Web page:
Wang emphasized that the printer’s uniqueness is matched by the team’s expertise in automation and machine control. The researchers utilized ORNL-developed software to slice the wheel’s design into vertical segments – evenly distributing the work between the two lasers – resulting in an efficient production rate. This approach leverages a computational technique recently proposed for patenting.

The prototype wheel, composed of a nickel-based alloy, measures 8 inches in width and 20 inches in diameter – larger than parts usually printed with metal powder systems. Using 3D printing, the team achieved intricate rim designs without extra cost or fabrication challenges. In contrast, VIPER’s wheels, set to roll on the moon soon, underwent numerous manufacturing and assembly procedures – making them complex and labor-intensive.

“A lot of these wheel features were put in just to highlight what you can do with additive manufacturing,” said Richard Hagen, a mechanical design engineer for NASA and additive manufacturing lab manager at NASA’s Johnson Space Center, in Houston. “It lets you easily implement design features that are hard to implement with traditional tooling or even a traditionally machined part.”

If the 3D printed wheel matches the robustness of traditionally built ones, future rovers might opt for this single-printed wheel rim, which took only 40 hours to produce at ORNL. The 3D printing process introduced features like angled sidewalls, domed shapes, and wavy treads – enhancing wheel stiffness.

ORNL and NASA 3D print moon rover wheel prototype, which will be tested and compared with a traditionally manufactured wheel.
Additive manufacturing allows fine design details, such as wavy tread on a domed shape, to be incorporated into the prototype lunar wheel. Credit: Carlos Jones, ORNL/US DoE.

However, there are limitations. The printer works only with specific materials – resulting in the 3D printed wheel being 50% heavier than VIPER’s aluminum one when printed with similar thickness.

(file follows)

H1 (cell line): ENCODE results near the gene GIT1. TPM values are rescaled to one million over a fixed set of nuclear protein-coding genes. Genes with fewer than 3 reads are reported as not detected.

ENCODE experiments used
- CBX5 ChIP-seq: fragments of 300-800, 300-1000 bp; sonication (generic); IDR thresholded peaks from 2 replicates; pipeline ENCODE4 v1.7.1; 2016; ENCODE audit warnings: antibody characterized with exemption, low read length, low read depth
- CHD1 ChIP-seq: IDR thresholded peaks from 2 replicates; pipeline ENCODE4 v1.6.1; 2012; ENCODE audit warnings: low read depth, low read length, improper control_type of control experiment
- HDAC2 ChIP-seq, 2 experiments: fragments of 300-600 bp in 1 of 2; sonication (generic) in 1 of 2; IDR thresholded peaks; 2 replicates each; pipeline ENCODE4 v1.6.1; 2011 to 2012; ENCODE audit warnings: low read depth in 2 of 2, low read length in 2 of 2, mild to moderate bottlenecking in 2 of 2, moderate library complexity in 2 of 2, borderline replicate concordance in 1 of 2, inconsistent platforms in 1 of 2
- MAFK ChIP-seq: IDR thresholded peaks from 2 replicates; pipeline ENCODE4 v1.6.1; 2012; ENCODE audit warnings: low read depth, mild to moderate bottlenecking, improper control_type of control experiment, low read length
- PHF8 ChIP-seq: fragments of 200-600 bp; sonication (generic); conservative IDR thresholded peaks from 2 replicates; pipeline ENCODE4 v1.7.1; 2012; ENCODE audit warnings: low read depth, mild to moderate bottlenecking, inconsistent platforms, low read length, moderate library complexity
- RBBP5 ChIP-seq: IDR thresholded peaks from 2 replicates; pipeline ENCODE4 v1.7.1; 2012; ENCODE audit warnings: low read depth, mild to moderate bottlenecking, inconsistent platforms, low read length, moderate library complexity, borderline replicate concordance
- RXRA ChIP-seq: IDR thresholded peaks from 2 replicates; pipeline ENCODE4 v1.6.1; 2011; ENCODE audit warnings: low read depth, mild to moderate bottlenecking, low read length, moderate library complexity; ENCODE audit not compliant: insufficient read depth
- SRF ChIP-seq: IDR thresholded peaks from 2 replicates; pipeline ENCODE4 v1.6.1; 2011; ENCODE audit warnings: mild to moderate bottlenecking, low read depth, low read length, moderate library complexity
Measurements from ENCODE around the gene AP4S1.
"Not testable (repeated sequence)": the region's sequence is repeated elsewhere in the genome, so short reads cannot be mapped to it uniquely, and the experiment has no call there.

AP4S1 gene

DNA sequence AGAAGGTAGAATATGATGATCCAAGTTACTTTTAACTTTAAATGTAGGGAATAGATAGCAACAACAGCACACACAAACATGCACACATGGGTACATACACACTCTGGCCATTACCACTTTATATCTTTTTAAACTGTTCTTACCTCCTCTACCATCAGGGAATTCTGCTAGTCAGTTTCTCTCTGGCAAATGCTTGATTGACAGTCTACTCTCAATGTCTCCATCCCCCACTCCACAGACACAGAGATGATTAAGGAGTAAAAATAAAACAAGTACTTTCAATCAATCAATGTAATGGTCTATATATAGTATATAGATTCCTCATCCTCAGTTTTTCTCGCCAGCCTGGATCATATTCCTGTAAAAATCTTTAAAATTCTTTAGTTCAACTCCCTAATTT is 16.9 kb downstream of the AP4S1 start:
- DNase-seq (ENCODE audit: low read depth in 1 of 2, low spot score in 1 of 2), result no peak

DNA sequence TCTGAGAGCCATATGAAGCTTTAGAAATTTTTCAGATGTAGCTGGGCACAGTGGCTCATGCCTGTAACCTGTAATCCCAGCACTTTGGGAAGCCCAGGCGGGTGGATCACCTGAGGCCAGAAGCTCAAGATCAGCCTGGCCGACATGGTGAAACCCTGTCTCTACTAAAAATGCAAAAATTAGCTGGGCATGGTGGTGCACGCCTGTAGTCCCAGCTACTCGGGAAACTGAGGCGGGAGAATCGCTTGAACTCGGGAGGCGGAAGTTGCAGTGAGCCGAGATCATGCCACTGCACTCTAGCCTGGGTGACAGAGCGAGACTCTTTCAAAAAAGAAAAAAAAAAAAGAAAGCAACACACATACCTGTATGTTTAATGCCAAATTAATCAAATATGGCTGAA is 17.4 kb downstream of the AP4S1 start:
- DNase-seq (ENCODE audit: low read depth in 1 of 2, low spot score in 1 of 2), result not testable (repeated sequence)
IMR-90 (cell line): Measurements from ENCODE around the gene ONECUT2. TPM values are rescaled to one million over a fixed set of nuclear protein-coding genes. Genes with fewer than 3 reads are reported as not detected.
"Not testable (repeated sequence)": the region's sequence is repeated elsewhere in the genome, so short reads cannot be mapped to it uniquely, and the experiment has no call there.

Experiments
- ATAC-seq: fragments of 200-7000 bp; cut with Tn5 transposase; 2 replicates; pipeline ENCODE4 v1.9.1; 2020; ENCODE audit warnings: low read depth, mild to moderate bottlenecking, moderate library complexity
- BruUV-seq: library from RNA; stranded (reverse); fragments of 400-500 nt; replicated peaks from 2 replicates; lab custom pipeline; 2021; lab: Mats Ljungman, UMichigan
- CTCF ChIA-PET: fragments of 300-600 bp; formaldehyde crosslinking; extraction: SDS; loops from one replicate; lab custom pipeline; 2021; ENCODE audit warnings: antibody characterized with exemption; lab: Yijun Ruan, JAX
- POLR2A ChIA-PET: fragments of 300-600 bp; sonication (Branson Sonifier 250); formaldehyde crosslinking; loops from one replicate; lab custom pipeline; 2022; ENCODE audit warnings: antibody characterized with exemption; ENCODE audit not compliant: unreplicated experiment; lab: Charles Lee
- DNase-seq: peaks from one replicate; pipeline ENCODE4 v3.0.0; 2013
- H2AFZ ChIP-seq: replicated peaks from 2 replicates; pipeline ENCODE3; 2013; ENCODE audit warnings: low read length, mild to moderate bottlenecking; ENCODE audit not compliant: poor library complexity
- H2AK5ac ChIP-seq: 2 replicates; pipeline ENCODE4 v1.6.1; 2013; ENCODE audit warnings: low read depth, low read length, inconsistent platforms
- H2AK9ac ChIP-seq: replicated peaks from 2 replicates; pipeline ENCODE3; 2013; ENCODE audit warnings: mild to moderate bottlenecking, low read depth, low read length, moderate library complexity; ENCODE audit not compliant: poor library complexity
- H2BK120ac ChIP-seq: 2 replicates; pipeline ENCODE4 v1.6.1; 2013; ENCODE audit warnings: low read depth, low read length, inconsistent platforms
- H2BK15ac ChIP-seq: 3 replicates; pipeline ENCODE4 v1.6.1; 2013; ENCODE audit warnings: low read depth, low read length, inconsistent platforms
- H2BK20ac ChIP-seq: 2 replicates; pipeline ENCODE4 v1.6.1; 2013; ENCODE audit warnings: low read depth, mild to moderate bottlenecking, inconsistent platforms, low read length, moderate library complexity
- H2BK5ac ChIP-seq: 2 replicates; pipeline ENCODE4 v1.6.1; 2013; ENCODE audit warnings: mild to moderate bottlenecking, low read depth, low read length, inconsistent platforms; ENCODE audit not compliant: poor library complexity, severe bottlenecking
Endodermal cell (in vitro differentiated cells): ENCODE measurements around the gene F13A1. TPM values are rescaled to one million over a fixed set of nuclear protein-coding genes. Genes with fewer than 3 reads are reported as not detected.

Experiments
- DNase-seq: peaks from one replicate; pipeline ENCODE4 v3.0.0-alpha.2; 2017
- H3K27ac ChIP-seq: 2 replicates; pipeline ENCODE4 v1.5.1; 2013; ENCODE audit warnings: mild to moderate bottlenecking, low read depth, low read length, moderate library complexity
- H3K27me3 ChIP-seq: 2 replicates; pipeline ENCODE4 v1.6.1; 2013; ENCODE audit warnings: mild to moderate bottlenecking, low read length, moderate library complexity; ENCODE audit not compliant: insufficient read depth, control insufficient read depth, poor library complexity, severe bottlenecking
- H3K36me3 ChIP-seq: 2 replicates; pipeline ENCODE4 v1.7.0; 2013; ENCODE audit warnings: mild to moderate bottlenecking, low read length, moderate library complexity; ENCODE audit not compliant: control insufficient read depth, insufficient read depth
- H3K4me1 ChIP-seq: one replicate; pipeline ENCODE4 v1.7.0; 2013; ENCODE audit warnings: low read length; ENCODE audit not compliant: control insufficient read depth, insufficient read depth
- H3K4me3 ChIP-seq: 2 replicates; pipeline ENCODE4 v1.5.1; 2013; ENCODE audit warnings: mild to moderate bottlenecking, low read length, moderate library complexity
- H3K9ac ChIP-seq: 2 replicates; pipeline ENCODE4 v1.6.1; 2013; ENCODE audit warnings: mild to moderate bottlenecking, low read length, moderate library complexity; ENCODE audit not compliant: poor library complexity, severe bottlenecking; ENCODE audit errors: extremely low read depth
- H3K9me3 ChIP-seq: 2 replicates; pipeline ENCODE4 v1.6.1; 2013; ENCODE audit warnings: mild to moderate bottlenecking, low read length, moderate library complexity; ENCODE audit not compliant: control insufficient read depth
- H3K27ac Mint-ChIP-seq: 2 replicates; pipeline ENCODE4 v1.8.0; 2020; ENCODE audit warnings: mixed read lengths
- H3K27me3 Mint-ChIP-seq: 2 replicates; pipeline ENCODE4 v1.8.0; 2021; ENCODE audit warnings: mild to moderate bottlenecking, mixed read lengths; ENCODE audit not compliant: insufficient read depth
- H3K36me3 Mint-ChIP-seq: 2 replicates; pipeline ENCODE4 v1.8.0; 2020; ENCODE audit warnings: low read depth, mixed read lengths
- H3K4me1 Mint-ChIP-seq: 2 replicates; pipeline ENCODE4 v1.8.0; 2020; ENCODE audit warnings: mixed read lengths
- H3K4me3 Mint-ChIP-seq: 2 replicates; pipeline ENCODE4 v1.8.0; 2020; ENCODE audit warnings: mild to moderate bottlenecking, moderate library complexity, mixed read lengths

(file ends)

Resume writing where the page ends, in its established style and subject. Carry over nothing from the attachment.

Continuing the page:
NASA intends to test this 3D printed wheel’s performance on a rover, either at NASA’s Johnson Space Center or a specialized testing facility – evaluating various performance metrics.

Crewed research stations placed on the moon as part of the agency’s Artemis Program will need off-planet manufacturing capability. “Being able to build parts in space for repairs will be important, because you just can’t take enough spares,” said Hagen. “Powder, pellets, or filament for printing are a lot easier to pack and would allow for more flexibility.”

ORNL researchers at the MDF monitored the printing of the prototype lunar wheel as two lasers melted metal powder to build it. Credit: Carlos Jones, ORNL/US DoE.

“Additive manufacturing offers the flexibility that if you have the feedstock, you could make any replacement part you need, whether in space or on Earth,” said Brian Gibson, the researcher who led the rover wheel project for ORNL. This is a reason additive manufacturing has generated significant interest for a range of replacement needs, from rapidly manufactured tooling to hard-to-source castings and forgings. For space exploration and habitation, 3D printers could eventually use local material from the moon or Mars as a feedstock.

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Edward Wakefield

Edward is a freelance writer and additive manufacturing enthusiast looking to make AM more accessible and understandable.